During the current COVID-19 pandemic and budget downturn, many states are facing reduced revenues and increased expenses. Some are targeting Medicaid and their payments to Medicaid managed care organizations (MCOs) as a place for spending reductions. That may be done through reductions to capitation payment rates or it can be done by imposing a risk corridor, saying that MCO profits that exceed 1.5%, for example, will be returned to the Medicaid program. The threshold could also be tied to medical loss ratios. Under federal rules, the state’s contracts with MCOs must include a minimum medical loss ratio of at least 85%.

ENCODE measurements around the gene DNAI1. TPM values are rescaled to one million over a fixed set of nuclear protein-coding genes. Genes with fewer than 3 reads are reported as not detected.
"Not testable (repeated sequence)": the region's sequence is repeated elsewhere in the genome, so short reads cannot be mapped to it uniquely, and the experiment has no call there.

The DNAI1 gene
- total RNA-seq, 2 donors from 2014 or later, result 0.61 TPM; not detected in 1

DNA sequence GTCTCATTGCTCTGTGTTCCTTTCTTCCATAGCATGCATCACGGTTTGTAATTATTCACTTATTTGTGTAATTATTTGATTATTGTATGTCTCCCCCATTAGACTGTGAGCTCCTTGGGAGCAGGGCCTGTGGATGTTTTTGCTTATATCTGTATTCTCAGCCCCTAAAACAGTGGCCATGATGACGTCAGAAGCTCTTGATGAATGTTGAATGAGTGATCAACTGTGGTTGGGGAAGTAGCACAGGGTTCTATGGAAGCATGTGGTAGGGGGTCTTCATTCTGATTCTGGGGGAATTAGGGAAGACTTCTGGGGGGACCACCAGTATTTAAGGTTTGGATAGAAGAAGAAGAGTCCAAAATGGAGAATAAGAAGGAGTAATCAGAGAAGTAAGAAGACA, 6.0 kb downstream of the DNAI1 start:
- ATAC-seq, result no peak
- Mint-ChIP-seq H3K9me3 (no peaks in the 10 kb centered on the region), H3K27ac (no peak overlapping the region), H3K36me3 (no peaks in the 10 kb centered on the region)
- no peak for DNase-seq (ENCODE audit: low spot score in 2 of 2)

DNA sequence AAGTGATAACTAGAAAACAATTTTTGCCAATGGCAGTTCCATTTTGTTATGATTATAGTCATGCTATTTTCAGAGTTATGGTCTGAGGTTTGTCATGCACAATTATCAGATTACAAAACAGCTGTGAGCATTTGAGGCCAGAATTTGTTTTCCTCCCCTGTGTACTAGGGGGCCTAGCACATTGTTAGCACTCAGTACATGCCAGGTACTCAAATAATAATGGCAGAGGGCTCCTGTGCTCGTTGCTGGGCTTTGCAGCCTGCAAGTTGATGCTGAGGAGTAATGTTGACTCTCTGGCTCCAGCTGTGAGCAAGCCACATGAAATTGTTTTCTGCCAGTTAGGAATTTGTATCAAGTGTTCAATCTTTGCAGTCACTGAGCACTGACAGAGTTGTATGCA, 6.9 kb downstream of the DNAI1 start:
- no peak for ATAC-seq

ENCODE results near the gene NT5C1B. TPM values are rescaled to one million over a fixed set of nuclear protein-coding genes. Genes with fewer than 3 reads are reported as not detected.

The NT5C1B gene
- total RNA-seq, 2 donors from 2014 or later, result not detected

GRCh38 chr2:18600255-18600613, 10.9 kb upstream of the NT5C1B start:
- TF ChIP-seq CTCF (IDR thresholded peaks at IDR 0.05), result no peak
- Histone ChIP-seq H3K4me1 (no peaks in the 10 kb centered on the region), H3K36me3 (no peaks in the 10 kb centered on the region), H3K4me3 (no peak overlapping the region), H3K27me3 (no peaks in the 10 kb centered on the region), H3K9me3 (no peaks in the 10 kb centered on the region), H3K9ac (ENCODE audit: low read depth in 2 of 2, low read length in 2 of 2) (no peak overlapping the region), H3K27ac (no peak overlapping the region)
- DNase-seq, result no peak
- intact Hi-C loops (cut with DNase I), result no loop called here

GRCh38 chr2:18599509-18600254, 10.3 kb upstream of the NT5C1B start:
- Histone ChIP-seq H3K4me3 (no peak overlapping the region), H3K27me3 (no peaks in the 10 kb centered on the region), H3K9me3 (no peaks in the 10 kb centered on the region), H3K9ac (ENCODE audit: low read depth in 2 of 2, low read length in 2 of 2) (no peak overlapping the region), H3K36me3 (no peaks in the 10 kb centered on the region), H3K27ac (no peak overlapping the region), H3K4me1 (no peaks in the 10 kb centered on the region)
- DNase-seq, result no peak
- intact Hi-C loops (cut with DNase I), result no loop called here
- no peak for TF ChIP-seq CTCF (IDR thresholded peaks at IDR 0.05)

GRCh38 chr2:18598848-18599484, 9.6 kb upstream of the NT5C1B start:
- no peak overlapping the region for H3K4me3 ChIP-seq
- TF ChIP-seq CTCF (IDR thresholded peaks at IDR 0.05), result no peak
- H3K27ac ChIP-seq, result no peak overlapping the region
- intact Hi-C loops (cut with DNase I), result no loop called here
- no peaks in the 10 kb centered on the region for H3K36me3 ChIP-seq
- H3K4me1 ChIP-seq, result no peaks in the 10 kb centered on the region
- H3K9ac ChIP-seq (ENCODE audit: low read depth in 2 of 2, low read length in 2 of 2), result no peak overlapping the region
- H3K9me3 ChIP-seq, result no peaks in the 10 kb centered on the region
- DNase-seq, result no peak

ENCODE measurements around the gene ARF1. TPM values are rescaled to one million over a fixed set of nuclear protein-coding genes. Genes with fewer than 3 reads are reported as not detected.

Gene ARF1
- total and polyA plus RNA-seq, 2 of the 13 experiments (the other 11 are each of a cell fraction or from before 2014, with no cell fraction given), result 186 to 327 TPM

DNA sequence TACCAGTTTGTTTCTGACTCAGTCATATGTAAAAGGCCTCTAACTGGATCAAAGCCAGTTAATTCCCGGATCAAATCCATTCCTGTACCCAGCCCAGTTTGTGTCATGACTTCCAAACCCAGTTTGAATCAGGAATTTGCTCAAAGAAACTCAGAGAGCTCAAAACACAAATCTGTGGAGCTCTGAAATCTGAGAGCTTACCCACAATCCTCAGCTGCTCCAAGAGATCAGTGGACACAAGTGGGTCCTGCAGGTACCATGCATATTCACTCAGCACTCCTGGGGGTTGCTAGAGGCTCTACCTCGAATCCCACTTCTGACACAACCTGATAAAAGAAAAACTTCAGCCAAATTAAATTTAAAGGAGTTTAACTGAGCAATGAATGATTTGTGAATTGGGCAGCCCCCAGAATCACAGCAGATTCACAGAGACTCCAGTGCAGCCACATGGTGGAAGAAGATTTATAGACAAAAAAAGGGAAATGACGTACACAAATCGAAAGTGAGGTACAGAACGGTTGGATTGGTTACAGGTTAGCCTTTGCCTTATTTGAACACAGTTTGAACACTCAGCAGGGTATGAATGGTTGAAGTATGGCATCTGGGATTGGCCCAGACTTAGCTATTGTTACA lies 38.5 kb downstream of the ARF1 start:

When Michigan implemented its Healthy Michigan expansion of Medicaid eligibility under the Affordable Care Act, it set rates higher for that population than for other adult beneficiaries. An analysis by its Milliman actuaries projected higher costs due to pent-up demand for care as well as some enhanced benefits, including adult dental care. To mitigate the risk that the state would overpay if the additional demand was not seen, the state added risk corridors to the contracts. After the first year of the program, Michigan did recover about $27 million from MCOs in excess profits from the program. Here is the Milliman report explaining the risk corridor method. Healthy Michigan Rate Certification